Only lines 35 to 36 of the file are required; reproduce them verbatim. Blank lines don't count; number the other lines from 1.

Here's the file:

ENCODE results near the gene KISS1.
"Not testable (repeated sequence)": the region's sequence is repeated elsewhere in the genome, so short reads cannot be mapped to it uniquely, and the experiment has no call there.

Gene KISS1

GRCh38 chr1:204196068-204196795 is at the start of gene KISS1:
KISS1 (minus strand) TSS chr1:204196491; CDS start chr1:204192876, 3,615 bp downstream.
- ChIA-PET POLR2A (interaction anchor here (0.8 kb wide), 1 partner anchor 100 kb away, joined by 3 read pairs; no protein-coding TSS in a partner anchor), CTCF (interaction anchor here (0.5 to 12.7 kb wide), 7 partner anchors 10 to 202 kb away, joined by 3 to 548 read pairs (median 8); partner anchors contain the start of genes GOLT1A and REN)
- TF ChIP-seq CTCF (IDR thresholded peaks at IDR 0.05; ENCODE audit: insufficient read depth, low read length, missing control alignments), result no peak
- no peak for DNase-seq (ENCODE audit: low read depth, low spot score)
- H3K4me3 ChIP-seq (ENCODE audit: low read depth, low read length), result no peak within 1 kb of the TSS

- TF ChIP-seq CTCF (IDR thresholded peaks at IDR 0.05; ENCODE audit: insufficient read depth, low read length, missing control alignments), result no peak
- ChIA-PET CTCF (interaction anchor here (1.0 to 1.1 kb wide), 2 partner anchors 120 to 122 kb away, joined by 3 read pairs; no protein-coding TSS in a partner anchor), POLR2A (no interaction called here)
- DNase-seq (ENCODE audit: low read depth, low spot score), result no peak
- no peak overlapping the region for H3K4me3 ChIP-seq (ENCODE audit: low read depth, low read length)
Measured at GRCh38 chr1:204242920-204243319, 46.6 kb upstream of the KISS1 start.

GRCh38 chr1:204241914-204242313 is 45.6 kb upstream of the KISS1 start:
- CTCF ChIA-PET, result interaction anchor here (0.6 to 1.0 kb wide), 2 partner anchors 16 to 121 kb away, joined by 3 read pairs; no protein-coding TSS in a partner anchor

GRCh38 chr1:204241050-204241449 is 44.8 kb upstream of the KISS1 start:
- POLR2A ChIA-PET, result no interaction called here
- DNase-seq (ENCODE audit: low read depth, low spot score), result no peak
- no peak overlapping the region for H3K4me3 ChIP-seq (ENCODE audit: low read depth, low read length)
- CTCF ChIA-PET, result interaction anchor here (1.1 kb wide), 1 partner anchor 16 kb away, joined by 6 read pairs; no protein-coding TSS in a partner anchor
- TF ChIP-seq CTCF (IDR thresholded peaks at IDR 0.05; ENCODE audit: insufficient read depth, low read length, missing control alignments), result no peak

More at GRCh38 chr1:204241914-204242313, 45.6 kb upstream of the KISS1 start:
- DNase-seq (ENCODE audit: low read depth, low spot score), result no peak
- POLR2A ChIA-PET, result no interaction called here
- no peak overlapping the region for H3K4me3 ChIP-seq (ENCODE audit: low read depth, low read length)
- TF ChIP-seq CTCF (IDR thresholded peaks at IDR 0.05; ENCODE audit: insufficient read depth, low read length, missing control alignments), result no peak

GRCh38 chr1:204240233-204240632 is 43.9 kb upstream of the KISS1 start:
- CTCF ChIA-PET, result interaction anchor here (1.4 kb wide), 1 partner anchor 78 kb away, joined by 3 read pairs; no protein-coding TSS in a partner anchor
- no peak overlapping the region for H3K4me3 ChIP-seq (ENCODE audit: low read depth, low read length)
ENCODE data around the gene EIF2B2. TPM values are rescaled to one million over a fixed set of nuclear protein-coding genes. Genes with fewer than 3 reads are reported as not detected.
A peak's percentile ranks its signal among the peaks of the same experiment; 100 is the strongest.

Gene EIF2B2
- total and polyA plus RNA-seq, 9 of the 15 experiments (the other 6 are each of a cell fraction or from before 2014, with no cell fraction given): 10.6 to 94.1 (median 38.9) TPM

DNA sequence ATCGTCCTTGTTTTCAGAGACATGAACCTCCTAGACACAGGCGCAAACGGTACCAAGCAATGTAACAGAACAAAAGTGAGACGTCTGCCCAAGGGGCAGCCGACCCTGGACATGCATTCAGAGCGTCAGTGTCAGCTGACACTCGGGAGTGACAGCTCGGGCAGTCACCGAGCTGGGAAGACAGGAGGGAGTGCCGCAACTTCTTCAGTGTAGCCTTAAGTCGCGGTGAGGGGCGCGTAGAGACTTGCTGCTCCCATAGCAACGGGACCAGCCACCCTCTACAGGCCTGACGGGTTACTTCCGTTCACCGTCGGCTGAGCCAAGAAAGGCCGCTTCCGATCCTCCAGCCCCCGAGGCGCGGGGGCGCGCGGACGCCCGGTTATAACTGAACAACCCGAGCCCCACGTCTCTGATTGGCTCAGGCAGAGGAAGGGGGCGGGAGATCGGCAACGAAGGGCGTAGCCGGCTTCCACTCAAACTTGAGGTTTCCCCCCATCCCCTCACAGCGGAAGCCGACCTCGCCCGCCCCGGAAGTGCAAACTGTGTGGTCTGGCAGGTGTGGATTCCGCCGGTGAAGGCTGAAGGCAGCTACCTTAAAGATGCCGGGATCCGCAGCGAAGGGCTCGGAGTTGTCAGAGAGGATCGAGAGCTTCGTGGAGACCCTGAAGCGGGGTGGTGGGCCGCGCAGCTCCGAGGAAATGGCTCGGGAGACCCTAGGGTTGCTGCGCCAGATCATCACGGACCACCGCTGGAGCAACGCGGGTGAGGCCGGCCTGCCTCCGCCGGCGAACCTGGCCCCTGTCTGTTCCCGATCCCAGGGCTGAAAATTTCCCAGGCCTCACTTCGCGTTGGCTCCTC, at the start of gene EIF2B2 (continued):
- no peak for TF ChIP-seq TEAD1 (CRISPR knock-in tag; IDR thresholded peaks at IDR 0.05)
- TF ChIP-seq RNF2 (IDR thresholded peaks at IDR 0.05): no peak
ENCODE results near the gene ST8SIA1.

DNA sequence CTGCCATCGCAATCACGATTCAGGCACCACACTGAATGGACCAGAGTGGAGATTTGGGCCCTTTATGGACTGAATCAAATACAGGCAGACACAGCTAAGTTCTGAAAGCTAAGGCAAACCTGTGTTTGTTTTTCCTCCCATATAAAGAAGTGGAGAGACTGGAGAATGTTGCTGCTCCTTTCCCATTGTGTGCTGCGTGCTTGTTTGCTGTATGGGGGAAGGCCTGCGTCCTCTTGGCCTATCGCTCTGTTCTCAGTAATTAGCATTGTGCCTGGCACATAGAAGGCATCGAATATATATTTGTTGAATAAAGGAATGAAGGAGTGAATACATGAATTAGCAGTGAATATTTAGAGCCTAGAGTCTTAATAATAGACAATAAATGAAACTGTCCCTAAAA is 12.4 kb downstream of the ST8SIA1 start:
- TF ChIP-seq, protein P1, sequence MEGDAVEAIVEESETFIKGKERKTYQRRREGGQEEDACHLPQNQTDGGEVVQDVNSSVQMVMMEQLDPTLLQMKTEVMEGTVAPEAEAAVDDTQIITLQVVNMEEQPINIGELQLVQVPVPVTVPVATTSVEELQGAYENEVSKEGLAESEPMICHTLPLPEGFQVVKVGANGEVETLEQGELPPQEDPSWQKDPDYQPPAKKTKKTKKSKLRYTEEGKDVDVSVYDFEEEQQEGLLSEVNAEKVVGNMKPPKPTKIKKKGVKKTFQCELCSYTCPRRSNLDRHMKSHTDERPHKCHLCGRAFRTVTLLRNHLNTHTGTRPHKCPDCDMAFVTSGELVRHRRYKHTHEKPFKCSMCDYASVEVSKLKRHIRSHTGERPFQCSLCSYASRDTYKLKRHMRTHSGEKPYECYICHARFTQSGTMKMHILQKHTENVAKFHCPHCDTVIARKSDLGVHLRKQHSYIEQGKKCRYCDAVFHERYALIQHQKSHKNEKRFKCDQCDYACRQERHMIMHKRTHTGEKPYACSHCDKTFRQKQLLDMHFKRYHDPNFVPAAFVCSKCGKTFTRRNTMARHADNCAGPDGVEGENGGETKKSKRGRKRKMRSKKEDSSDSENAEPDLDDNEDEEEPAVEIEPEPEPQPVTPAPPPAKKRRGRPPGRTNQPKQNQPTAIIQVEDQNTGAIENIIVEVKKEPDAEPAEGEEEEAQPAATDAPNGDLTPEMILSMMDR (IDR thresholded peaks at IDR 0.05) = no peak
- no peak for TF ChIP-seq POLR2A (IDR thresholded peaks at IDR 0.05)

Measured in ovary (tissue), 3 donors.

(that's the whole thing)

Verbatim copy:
DNA sequence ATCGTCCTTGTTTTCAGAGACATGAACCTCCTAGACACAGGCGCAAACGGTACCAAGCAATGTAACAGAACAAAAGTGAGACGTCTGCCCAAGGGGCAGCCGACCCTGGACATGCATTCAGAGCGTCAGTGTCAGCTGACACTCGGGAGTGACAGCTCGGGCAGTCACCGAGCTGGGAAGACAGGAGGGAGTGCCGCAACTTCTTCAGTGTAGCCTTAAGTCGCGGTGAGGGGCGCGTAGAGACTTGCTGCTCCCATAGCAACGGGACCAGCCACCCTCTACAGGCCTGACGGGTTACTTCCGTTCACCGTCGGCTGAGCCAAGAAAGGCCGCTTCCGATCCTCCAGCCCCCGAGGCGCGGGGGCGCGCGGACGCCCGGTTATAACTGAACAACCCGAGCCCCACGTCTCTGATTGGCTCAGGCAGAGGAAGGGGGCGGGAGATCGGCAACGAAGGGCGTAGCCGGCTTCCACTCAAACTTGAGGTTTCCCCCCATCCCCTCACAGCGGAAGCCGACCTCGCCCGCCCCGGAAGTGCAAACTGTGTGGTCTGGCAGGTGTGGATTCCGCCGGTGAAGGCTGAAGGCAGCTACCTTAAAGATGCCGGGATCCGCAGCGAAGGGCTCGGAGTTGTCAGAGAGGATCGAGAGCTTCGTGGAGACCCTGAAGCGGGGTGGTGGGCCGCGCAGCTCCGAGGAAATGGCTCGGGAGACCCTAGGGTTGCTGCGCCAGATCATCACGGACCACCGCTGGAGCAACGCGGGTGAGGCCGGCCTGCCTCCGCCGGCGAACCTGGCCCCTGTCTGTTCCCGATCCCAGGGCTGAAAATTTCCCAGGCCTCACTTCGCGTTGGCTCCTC, at the start of gene EIF2B2 (continued):
- no peak for TF ChIP-seq TEAD1 (CRISPR knock-in tag; IDR thresholded peaks at IDR 0.05)